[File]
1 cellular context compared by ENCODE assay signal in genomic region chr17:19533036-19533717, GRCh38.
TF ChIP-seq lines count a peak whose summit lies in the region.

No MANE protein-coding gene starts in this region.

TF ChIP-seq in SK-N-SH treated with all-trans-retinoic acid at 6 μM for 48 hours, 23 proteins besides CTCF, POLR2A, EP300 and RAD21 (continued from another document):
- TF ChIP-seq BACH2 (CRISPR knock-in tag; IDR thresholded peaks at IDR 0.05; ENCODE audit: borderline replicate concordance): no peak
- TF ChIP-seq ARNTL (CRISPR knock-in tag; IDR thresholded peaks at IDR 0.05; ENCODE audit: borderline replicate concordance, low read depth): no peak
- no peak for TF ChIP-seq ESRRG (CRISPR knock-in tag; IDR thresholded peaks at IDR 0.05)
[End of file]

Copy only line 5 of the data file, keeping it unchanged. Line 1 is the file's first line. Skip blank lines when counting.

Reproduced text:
- TF ChIP-seq BACH2 (CRISPR knock-in tag; IDR thresholded peaks at IDR 0.05; ENCODE audit: borderline replicate concordance): no peak